Director: Nandhini JS
Cast: Ajmal, Rupa Manjari, Mouli, Baby Darshan
Storyline: An ad film director is saddled with the baby he had wanted as model …
Bottomline: Healthy laughs and thrills …
In a scenario where comedy without crudeness is rare ‘Thiru Thiru Thuru Thuru’ (U) comes as a breath of fresh air. Making it too classy may not draw all segments of cinema goers, neither will crassness. First time writer-director Nandhini JS, walks the tightrope with élan.
Arjun (Ajmal) who works in an ad agency has to find a baby model for his next commercial. It’s a do-or-die assignment for the agency’s chief Srinivasan (Mouli) and Arjun would do anything to help his boss tide over the crisis. Time is running out and when he does find the suitable baby it brings plenty of hitches with it. His colleague Archana (Rupa Manjari) offers to help him out, and in the process they are caught in a quagmire of problems …
‘Thiru Thiru …’ has an interesting cast that delivers. And heading the team is the toddler Darshan. A perfect model and actor whose expressions are spontaneous, the baby, around whom the story revolves, wins hands down! An enjoyable ‘Baby’s Day Out’!
This is Ajmal’s first film as a solo hero and the actor makes optimum use of the avenue that’s opened up for him. Funny, serious, romantic and responsible he conveys a melange of expressions with ease. And neck and neck with him in the acting race is new-find Rupa Manjari. As the meticulous and fastidious Archana she is a perfect foil for the untidy and disorganised Arjun. Even earlier Mouli has proved that a character actor can greatly impact the audience. The last time he achieved it was in ‘Poi Solla Porom.’ He repeats the magic in ‘Thiru Thiru …’ Forgetting names of the people around is not new in comedy, but giving a different reason every time he addresses a person by a wrong name is rib-tickling. Nandhini’s dialogue sparkles in several such situations. His voice modulation where funny lines are uttered with utmost sincerity and seriousness is typically Mouli. Kudos to the performer!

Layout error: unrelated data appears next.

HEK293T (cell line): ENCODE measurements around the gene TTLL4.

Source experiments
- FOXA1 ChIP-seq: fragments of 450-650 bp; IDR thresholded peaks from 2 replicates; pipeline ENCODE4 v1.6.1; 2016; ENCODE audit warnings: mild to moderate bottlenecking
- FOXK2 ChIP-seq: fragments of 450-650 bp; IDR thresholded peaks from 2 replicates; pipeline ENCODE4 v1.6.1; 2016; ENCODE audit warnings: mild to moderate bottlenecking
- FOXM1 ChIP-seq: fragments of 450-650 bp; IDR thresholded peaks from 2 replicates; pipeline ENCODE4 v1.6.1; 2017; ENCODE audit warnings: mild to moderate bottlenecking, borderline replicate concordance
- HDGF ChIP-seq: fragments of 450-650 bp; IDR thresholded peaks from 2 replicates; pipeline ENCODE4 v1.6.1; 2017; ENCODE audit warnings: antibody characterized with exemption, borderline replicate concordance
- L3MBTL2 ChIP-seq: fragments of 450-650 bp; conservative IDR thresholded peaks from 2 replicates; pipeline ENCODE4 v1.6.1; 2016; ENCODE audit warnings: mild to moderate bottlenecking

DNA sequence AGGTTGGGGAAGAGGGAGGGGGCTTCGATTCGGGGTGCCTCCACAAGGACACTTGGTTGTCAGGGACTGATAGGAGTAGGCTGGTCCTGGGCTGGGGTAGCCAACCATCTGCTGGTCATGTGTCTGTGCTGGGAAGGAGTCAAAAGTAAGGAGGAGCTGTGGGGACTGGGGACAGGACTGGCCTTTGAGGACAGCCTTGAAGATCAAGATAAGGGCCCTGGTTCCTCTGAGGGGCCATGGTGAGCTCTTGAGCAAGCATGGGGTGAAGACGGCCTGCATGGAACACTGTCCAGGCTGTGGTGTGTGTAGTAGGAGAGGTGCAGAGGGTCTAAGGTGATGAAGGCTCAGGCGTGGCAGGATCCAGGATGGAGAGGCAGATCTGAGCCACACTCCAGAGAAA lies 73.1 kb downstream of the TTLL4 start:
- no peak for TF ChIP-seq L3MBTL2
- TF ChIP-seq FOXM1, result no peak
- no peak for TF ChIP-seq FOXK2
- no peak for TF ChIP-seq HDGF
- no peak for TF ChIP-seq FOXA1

The various ploys that Arjun and Archana adopt to make the culprit confess to her crime have you in splits. Comedy melds with thrill in the sequences at the villain’s den when Archana suggests a DNA test to know the real parents of the baby!
The arresting colour tones of the song sequences are thanks to Sudhir K. Choudhry’s cinematography. Nandhini’s shot divisions lend crispness to the narration and the commendable editing (M.S. Surya) helps her a lot. All the same towards the end you do feel the pace slowing down a little. The lengthy scene at the eerie home of the old woman is an example. And you can’t help wondering why the director who had plugged all the loopholes in the storyline hadn’t shown the straightforward Archana at least trying to take her parents into confidence to bring the baby to her home! The villain, his henchman and their hiding place are inevitable clichés.
Placement of song sequences has been so well worked out that they do not pose a hindrance to the flow of the story.
Mani Sharma’s songs are as youthful and peppy as the script. But the lyric verses are a let down — too pedestrian.
Nandhini cuts a dash — the freshness in her approach and execution is appealing. For those of you who relish levity and thrill in palatable doses, ‘TTTT’ should be straight up your alley.MALATHI RANGARAJAN